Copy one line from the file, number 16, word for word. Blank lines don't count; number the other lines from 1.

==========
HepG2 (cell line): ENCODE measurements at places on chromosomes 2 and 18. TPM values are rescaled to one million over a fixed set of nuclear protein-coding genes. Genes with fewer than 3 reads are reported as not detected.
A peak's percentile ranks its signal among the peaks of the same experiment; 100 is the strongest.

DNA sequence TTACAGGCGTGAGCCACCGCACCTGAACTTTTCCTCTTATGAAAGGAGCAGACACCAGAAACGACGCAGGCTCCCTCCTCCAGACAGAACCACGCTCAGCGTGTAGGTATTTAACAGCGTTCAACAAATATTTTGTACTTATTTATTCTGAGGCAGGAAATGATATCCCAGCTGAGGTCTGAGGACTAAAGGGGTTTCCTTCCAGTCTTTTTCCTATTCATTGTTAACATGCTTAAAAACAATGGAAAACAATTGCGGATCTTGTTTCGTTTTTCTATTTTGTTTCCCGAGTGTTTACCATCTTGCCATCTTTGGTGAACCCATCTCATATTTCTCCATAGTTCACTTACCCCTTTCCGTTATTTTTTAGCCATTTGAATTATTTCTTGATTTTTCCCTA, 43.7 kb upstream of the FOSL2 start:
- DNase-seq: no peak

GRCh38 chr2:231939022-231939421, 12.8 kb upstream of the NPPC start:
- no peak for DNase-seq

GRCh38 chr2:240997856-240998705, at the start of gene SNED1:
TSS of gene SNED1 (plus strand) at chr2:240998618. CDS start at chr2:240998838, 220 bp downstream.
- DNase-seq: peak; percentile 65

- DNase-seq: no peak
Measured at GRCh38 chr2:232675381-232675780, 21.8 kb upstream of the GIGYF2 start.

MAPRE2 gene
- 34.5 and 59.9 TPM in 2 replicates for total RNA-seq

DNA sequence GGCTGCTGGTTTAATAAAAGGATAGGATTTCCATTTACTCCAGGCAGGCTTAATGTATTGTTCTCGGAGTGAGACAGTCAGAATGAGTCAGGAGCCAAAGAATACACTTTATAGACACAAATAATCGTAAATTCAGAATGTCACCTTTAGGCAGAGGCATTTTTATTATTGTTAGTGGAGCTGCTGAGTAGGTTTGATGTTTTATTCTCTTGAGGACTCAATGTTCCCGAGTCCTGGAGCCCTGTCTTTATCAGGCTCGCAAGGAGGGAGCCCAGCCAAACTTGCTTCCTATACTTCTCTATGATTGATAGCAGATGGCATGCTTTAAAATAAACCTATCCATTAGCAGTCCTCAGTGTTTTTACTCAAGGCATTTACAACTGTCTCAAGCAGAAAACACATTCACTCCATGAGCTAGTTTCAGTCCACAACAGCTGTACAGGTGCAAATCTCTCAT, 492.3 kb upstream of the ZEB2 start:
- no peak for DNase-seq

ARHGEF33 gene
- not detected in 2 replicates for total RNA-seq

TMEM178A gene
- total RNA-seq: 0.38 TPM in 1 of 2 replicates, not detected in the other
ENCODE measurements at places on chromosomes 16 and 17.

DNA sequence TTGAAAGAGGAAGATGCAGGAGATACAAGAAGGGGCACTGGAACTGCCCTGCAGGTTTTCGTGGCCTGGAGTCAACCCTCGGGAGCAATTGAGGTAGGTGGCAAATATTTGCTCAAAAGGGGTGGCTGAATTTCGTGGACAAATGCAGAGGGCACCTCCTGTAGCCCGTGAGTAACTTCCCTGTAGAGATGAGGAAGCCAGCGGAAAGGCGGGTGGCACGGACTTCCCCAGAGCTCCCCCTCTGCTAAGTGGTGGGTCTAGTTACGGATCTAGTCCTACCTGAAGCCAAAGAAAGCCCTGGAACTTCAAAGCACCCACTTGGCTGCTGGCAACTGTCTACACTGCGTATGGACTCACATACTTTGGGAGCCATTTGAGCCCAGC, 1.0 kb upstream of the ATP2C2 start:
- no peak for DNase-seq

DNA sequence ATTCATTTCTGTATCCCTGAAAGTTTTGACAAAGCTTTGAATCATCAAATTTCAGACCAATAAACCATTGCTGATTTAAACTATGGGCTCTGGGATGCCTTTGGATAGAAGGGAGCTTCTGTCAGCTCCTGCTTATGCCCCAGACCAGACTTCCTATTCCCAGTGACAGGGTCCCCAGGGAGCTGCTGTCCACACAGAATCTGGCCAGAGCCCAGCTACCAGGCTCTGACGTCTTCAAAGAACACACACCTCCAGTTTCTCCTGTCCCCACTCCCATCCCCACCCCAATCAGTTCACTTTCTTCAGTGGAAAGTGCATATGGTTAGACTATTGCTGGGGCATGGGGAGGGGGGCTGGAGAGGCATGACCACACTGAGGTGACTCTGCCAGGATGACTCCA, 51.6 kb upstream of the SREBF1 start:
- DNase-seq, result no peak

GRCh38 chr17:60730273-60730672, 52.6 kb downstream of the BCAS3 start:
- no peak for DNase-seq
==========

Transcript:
ARHGEF33 gene